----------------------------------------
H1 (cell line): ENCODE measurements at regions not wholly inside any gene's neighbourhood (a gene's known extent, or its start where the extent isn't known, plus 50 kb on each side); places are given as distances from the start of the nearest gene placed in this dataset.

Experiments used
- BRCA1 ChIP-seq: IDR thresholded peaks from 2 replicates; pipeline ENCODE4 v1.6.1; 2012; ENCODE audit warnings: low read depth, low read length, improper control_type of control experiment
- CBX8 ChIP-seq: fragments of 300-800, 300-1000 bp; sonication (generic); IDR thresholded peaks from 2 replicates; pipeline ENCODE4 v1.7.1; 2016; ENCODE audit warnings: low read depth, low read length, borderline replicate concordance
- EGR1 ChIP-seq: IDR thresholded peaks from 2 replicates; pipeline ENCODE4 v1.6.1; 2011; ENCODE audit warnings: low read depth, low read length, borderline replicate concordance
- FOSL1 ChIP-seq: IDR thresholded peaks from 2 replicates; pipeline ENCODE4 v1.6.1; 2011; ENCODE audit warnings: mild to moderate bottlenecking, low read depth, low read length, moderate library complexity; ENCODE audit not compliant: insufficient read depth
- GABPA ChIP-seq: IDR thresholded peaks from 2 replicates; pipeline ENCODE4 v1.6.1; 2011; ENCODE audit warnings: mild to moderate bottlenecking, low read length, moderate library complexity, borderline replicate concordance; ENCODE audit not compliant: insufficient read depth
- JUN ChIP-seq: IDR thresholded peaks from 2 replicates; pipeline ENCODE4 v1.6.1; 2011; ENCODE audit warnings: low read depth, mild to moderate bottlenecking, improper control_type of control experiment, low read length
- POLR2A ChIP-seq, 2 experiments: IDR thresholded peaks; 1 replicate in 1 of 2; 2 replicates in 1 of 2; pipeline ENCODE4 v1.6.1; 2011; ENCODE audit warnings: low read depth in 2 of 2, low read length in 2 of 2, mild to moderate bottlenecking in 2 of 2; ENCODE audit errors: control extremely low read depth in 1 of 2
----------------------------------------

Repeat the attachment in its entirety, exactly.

H1 (cell line): ENCODE measurements at regions not wholly inside any gene's neighbourhood (a gene's known extent, or its start where the extent isn't known, plus 50 kb on each side); places are given as distances from the start of the nearest gene placed in this dataset.

Experiments used
- BRCA1 ChIP-seq: IDR thresholded peaks from 2 replicates; pipeline ENCODE4 v1.6.1; 2012; ENCODE audit warnings: low read depth, low read length, improper control_type of control experiment
- CBX8 ChIP-seq: fragments of 300-800, 300-1000 bp; sonication (generic); IDR thresholded peaks from 2 replicates; pipeline ENCODE4 v1.7.1; 2016; ENCODE audit warnings: low read depth, low read length, borderline replicate concordance
- EGR1 ChIP-seq: IDR thresholded peaks from 2 replicates; pipeline ENCODE4 v1.6.1; 2011; ENCODE audit warnings: low read depth, low read length, borderline replicate concordance
- FOSL1 ChIP-seq: IDR thresholded peaks from 2 replicates; pipeline ENCODE4 v1.6.1; 2011; ENCODE audit warnings: mild to moderate bottlenecking, low read depth, low read length, moderate library complexity; ENCODE audit not compliant: insufficient read depth
- GABPA ChIP-seq: IDR thresholded peaks from 2 replicates; pipeline ENCODE4 v1.6.1; 2011; ENCODE audit warnings: mild to moderate bottlenecking, low read length, moderate library complexity, borderline replicate concordance; ENCODE audit not compliant: insufficient read depth
- JUN ChIP-seq: IDR thresholded peaks from 2 replicates; pipeline ENCODE4 v1.6.1; 2011; ENCODE audit warnings: low read depth, mild to moderate bottlenecking, improper control_type of control experiment, low read length
- POLR2A ChIP-seq, 2 experiments: IDR thresholded peaks; 1 replicate in 1 of 2; 2 replicates in 1 of 2; pipeline ENCODE4 v1.6.1; 2011; ENCODE audit warnings: low read depth in 2 of 2, low read length in 2 of 2, mild to moderate bottlenecking in 2 of 2; ENCODE audit errors: control extremely low read depth in 1 of 2